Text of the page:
This article includes material from my upcoming book Hearing God in Conversation: How to Recognize His Voice Everywhere. It will be released in mid-July by Kregel Publications.
I believe it will help you begin to hear God in a new conversational relationship.
Please consider pre-ordering the book now by clicking on one of these links or on the book cover.
- Learning to recognize the sound of God’s voice
- Hearing God in his silence
- How to Brainstorm with God
- Hearing God in Scripture
- Hearing God for guidance
Wayne Jacobson, pastor and author of He Loves Me and Finding Church, said this:
If you want to grow in your ability to recognize how God makes himself known to you, I can’t recommend a better guide than Sam Williamson’s Hearing God in Conversation.
Thank you brother! I needed to hear this. Also the video blog on Confession before Repentance. Your a blessing to me and treasure to the kingdom of our Lord. Love you Sam, but not near as much as the Lord Jesus does. Take care my friend! Russ
And you are an encouragement to me.
It’s funny that we forget simple truths. We need the Spirit of God to help us hear and understand God. Duh! And Jesus said,, “If you parent who are evil give good gifts to your children, how much more will the Father give the Holy Spirit to those who ask.”
He WANTS us to hear and see him!
Another good word, Sam. Right time, right place. Just an hour ago my grandson asked if there was any difference between knowledge and wisdom and we had the deep discussion about what you may know and what you do with it. And now I get to reflect on all the great books I have from all the great men of God, and maybe I need to put the books down and just look up. Like the piano string this morning’s message resonated and stirred – – Thanks.
But – Gilbert and Sullivan for a first date?
Yeah, I know, Gilbert and Sullivan … I think I wanted to impress her with how cultured I am. She, of course, has learned better since then.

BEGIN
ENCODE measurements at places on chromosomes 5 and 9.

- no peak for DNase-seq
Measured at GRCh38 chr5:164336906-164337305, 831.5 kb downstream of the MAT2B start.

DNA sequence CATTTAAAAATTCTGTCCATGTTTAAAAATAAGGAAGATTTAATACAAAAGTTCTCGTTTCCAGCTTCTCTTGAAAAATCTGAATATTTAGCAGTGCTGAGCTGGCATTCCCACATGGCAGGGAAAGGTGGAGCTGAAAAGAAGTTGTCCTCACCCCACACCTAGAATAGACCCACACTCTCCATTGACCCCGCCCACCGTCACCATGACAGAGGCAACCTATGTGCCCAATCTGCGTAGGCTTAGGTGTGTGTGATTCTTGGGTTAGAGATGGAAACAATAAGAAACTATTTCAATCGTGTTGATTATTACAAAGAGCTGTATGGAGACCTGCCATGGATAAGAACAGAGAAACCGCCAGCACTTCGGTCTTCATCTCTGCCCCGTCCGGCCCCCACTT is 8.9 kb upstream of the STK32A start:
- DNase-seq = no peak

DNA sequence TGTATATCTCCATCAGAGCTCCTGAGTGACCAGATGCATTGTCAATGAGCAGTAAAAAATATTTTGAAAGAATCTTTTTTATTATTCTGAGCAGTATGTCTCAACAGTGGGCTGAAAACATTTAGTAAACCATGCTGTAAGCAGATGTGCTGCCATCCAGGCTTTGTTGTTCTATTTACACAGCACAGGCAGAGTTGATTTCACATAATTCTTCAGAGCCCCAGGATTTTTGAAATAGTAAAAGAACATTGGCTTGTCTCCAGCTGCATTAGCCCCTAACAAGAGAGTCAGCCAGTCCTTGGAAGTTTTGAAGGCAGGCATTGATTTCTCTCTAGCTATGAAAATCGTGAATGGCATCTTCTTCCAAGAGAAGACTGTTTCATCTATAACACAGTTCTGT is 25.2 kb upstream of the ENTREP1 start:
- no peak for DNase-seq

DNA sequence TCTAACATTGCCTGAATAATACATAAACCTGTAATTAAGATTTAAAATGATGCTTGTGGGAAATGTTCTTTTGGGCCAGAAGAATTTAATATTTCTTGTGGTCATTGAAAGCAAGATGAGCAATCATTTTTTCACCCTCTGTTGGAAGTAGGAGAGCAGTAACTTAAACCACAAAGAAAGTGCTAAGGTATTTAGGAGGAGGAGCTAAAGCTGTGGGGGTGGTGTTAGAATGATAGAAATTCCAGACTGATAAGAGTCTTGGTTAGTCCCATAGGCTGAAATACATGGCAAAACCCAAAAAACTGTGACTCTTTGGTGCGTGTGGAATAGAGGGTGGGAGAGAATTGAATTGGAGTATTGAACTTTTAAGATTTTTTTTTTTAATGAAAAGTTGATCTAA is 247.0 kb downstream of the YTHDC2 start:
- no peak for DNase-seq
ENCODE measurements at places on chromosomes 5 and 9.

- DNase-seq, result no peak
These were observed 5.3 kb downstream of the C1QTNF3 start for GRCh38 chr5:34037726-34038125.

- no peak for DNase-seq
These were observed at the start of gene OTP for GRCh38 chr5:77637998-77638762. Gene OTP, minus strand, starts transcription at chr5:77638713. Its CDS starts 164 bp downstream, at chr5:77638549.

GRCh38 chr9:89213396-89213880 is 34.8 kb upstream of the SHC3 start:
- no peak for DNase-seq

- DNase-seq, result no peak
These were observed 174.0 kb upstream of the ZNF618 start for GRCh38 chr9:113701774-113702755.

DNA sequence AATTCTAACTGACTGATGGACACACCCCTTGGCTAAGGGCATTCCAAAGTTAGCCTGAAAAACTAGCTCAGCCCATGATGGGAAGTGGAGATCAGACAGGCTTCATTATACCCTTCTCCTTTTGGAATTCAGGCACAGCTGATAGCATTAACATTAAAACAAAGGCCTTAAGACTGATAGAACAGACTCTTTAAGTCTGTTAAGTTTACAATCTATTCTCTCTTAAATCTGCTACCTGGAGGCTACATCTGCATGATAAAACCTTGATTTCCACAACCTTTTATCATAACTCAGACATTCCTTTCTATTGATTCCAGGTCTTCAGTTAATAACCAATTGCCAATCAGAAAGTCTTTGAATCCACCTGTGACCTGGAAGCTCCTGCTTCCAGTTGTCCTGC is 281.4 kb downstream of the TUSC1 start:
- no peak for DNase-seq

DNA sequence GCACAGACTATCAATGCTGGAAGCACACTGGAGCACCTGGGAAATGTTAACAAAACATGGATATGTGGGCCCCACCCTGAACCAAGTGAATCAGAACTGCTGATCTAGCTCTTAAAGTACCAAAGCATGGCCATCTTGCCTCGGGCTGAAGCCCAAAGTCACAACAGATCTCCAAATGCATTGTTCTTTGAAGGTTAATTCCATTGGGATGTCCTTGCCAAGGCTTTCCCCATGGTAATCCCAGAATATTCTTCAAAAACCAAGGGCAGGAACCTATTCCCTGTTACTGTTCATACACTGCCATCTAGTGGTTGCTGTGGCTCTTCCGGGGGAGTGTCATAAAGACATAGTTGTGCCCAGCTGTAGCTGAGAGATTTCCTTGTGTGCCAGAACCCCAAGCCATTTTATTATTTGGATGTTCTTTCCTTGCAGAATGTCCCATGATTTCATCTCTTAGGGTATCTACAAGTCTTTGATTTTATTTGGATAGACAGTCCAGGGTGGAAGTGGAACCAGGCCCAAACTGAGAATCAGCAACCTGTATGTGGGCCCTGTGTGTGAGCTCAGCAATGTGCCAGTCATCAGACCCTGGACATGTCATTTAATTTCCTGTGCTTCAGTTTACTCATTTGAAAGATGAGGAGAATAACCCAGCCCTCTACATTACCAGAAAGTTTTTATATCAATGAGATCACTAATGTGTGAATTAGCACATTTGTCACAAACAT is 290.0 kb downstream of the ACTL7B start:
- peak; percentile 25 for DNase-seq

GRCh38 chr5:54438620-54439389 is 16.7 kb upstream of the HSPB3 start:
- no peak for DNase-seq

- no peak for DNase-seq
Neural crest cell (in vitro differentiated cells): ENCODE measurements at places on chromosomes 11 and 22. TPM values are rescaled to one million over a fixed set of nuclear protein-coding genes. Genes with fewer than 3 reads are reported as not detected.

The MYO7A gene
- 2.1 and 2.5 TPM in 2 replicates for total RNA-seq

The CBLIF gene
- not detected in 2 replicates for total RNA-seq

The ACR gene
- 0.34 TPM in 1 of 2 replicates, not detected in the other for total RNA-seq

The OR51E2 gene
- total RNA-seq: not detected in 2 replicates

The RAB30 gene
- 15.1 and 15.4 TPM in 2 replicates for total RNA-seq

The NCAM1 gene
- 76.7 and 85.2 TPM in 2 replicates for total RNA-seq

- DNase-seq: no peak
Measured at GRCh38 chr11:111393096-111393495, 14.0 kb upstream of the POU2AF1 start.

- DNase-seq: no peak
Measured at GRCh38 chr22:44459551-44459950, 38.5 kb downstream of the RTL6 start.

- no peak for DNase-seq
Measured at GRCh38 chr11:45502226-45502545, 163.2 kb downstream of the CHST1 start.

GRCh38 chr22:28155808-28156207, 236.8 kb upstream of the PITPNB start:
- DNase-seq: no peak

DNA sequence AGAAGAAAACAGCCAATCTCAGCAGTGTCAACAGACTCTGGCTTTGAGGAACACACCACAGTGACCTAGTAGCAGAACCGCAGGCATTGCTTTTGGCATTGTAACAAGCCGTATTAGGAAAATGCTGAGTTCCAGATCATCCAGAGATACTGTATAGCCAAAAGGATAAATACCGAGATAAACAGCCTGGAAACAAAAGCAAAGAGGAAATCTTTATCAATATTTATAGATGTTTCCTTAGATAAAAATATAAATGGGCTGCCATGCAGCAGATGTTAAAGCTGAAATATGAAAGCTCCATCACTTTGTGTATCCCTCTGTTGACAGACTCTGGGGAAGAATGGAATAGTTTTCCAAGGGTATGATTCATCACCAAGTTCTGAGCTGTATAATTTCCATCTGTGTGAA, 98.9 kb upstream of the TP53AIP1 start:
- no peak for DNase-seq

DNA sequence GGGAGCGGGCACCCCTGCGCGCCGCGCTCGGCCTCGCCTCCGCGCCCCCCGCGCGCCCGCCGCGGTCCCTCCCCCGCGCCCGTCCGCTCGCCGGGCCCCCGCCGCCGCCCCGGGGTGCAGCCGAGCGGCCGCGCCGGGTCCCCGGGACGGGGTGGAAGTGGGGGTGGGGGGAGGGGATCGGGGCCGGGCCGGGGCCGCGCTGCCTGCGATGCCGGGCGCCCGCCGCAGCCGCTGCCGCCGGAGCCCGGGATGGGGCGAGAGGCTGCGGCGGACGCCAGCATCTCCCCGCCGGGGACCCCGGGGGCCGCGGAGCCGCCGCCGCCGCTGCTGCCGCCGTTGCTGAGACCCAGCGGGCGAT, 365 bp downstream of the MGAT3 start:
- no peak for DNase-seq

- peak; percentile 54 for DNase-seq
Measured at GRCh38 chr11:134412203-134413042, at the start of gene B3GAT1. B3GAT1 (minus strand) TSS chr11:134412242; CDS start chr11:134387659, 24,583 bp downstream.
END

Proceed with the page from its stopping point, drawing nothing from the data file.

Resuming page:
Amen! This really is the heart of the matter. I have heard it preached repeatedly, from several pulpits, that “The Bible is the ONLY way we can know God.” It grieves me deeply. Why does so much of the modern-day church ignore the Holy Spirit? Why are people so unaware of Him, and so afraid of Him? We desperately need both the Word and the Spirit. Thanks for this reminder Sam.
It’s weird. I know many preachers who say, “the Bible is the only way,” and ignore what the Bible itself says about the Holy Spirit; but I also know many people who just ignore the Bible completely claiming all they want is to feel God’s presence.
And spiritual truth speaks differently. The truth is, our biggest difficulty is learning to recognize God’s voice, to distinguish it from all the other voices in the world (and in our heads). The best place to learn to recognize his voice is in Scripture (with his Spirit illuminating, speaking it to us); but then we know the sound of his voice, and we begin to hear it everywhere.
Thank you for the timely post Sam! I needed to read/ hear this tonight. I’ve been trying to cram as many sermons and bible studies in as possible but it’s not enough without the Spirit. Emily
Even though I wrote this post, I partly had to write it to myself, to remind myself that the busyness of cramming information is completely different that hearing his voice. One is collecting information like kids collect baseball cards; the other is meeting the players themselves.
Another superb post, Sam. So very insightful, and so well expressed! Thank you for the wise, Spirit-breathed message.
HEY EVERYBODY: Bob Hartig is the editor of my two books, and HE IS FANTASTIC!
(I’m also glad that he likes my writing.)
And he’s a good friend.
Hey, Sam, thanks for the shout-out! I’ve been thinking about you–would like to get you in at my church sometime, if you’re up for it. Added incentive: The award-winning Walldorff Brewpub here in Hastings. We have yet to toast your new book with a celebratory mugful of the nut-brown, aye?